I am at the river with baby 
Her father enters with a leap
Hold her head above the water
She is pale against the streak

Is this a memory? Or is it another wish-projection into her future? Or are we watching a scene unfold at a river of the afterlife? She is with her daughter and now the child’s father. They are all crossing it, holding the baby’s head up above the ‘streak’ (meaning the water). Has our singer joined her lost loves in the underworld? Were they faithfully awaiting her arrival and now they journey together to an afterlife, away from the brutality of the judgement systems they departed? The word ‘leap’ suggests intention and energy. But the shadow of foreboding is so dark: the idea of a baby’s head being held above the force of a river is precarious. The idea of a young family crossing flowing water at pace has the dogs of dread running after it.

Perhaps this isn’t a peek into the afterlife but instead a flashback. Could it be that her daughter and lover are gone because they died while crossing a river? The grief of which has driven our artist-mother to madness which led to her being locked up in an asylum only to die there, cast as a misfit of society. The kind of woman Baudelaire needed and society needed to oppress. Or perhaps she was blamed for their deaths as the sole survivor, her baby unbaptised and she unmarried (he is never referred to as her husband, only as her love and as her daughter’s father) and so they are all condemned to burn.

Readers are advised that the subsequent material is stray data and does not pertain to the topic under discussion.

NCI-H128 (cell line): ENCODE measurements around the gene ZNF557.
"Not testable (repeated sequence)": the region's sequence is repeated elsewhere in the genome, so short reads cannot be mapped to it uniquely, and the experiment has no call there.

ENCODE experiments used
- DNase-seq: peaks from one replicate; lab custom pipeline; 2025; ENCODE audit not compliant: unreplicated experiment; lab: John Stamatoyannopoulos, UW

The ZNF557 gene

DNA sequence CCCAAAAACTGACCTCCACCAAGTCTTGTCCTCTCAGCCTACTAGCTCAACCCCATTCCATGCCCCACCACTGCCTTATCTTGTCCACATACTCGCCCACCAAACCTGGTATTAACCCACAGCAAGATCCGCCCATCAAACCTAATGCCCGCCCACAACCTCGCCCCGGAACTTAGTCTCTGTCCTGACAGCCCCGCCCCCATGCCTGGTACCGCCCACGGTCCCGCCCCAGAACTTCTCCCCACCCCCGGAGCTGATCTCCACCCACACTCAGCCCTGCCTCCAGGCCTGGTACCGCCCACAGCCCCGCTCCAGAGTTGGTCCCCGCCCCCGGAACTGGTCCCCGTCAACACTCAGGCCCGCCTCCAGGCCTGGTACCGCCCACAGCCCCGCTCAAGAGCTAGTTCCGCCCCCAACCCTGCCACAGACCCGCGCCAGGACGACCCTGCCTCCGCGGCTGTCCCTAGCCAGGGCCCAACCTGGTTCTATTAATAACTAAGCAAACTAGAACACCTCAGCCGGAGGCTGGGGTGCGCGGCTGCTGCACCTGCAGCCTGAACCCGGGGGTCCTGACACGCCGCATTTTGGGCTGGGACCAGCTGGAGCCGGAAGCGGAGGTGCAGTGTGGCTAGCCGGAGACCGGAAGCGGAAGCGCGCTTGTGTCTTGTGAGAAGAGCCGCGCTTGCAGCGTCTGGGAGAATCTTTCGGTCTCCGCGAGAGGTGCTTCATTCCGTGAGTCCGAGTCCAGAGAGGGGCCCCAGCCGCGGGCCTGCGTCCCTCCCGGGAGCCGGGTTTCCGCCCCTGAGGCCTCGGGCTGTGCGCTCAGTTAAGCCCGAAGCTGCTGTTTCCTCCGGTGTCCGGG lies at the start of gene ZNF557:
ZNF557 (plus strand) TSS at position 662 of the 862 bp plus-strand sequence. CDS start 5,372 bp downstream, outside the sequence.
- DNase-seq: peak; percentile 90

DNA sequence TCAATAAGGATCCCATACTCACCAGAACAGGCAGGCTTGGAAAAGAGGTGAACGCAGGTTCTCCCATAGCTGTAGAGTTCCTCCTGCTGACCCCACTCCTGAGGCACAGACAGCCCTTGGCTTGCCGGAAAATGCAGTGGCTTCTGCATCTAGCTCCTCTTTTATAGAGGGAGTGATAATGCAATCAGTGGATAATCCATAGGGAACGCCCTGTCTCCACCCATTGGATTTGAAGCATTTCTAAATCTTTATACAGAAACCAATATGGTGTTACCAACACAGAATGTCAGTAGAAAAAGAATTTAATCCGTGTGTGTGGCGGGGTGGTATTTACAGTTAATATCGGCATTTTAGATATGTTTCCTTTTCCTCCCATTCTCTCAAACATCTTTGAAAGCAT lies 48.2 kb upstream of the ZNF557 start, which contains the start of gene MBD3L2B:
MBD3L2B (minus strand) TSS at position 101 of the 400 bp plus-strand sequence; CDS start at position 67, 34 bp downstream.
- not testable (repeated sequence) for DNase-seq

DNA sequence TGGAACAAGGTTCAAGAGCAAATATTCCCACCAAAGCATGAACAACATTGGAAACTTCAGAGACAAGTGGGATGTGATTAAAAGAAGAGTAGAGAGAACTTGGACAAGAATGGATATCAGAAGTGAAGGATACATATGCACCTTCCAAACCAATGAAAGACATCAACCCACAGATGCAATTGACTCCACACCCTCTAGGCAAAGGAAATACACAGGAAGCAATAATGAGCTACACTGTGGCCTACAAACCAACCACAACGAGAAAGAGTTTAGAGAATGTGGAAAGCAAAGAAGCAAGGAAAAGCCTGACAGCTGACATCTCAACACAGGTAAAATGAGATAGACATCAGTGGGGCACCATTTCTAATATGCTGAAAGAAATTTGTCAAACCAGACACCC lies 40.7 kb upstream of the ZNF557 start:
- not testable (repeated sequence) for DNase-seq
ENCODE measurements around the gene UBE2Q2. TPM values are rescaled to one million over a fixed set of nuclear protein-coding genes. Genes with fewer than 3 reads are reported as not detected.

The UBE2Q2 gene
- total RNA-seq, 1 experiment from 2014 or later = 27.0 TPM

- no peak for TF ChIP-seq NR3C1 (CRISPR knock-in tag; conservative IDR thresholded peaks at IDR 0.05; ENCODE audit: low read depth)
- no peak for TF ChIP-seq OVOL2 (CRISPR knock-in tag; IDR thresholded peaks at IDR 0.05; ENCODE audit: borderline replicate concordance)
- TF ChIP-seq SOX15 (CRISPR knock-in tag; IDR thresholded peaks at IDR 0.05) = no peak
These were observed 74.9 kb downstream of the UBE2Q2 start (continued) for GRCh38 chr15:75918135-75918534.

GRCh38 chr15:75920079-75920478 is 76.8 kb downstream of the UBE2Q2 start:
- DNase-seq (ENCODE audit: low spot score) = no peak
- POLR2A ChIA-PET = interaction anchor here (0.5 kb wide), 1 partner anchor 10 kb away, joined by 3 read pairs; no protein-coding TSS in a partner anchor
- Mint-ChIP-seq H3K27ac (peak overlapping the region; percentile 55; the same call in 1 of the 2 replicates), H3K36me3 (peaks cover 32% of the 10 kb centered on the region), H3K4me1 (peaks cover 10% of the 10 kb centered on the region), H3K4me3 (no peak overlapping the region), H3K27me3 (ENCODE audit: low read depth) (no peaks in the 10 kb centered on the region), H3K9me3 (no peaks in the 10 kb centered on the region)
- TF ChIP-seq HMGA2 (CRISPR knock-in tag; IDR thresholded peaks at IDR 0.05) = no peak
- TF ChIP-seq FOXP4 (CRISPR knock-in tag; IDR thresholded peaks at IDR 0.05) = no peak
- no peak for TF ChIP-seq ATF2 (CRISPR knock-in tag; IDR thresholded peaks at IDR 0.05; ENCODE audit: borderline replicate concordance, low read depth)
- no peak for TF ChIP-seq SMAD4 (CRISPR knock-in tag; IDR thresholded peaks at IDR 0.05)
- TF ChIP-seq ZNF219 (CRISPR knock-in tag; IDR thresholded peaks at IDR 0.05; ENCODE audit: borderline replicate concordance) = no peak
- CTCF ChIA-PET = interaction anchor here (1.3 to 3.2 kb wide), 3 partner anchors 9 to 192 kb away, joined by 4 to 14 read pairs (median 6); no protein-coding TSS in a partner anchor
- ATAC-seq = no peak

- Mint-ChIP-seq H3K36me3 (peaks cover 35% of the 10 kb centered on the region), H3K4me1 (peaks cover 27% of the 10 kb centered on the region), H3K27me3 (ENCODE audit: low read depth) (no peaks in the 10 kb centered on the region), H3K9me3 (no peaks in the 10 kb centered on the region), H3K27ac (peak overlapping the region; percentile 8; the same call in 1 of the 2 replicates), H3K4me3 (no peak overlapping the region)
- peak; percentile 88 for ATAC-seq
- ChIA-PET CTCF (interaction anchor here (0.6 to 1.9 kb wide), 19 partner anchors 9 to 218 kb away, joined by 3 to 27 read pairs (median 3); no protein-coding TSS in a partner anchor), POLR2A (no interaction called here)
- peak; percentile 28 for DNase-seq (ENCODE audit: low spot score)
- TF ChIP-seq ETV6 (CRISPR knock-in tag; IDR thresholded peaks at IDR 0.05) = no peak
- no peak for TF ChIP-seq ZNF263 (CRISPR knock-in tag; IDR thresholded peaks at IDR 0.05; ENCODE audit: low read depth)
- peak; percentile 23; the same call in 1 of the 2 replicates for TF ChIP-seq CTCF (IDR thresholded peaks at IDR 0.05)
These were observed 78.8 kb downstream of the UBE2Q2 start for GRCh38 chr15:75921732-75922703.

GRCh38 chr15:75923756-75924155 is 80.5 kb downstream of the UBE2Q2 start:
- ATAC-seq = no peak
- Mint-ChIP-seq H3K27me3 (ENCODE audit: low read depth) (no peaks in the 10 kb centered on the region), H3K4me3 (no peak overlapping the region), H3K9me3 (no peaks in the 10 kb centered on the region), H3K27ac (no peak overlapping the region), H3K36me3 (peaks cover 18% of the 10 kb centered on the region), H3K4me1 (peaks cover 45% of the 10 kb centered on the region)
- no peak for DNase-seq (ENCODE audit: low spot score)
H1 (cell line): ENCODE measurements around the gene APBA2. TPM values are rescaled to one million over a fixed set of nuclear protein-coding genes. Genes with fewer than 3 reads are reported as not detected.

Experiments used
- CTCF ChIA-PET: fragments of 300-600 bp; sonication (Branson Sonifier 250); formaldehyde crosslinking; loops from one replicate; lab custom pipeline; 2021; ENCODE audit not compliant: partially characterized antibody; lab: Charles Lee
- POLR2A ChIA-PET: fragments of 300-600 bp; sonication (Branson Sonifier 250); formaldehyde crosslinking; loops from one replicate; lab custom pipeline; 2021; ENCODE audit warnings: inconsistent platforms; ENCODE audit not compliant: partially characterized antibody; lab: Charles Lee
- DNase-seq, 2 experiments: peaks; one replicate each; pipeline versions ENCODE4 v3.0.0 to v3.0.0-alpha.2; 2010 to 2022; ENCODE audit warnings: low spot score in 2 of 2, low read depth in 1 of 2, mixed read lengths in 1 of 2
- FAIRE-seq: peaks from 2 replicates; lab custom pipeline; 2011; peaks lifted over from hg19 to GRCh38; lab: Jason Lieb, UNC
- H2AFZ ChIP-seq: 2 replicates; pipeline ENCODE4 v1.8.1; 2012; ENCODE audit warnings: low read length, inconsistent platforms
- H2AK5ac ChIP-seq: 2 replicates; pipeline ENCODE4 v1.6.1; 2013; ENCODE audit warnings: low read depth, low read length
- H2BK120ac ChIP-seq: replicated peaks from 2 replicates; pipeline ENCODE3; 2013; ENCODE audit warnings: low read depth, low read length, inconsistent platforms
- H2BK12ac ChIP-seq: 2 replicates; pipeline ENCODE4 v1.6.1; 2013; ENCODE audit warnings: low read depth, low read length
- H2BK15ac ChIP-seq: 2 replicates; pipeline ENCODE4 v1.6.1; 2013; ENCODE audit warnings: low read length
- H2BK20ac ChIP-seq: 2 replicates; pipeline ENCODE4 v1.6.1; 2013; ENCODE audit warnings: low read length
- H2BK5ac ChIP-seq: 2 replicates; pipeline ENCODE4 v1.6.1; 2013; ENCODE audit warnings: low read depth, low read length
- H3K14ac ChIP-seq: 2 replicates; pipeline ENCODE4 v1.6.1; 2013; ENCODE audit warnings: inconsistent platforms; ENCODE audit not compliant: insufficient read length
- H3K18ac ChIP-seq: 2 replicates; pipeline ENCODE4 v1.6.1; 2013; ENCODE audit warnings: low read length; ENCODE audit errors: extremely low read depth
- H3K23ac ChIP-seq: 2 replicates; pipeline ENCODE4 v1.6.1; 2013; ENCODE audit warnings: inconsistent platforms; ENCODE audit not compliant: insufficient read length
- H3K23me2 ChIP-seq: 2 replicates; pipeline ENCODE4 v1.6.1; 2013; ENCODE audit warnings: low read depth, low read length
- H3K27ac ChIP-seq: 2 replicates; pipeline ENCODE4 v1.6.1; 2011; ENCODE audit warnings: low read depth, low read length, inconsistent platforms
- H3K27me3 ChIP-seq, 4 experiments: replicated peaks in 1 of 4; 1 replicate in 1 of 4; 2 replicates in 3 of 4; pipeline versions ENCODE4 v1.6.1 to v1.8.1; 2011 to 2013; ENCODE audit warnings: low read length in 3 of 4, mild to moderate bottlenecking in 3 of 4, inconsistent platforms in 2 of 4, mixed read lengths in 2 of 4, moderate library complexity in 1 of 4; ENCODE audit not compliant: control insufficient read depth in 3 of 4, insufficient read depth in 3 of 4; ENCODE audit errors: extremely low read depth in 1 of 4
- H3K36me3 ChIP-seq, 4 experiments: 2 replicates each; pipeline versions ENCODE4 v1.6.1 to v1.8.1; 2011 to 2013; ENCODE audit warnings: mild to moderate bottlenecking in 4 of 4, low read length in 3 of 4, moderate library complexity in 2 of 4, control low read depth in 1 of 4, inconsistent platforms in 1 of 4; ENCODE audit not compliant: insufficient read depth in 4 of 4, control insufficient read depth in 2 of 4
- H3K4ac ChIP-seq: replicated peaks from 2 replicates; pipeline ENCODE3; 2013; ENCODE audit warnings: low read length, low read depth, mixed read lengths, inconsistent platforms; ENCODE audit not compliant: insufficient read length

I am the horse beneath his daughter 
He is the mountain underneath

We end on metaphors of duty, strength and stability. Still in the present tense these are affirmations: our mother is carrying her baby as steadfastly as a horse and beneath them the baby’s father is a vast and anchored landscape. It is a remarkable image turning three lives into a moving scene: a daughter journeying forth with the support of her parents. We could be optimistic and decide this indicates an afterlife of reconciliation and peace. Even if the baby and her father did die in a river crossing they are all now reunited after the mother-lover dies and joins them.

If we resign ourselves to this happy ending we can obey the song’s title and stop our tears. We have arrived at a resurrection. We started with impending death, moved to grief, and then to the claustrophobia of an institutional chamber. But we’ve ended on the definitive ‘I am:’ she has her baby in her arms and she in turn is held by her lover.

I think Baudelaire would have approved of such a story, and so would Sherryl Jordan.


If we read Stop Your Tears as an allegory then I think this is about the oppression of female grief. ‘Stop your tears' being a command. I don’t think we can doubt that the protagonist has suffered the death of her child and the possible death of her lover, too. That kind of pain is difficult for others to accept and in so many histories the grieving woman is shut away. The inner world of this protagonist reveals how ready she is for her bodily life to end so she can enter the next world and there join her loved ones to journey together as untouchables - part of the landscape itself.


This essay was originally posted on Verb Wellington's website.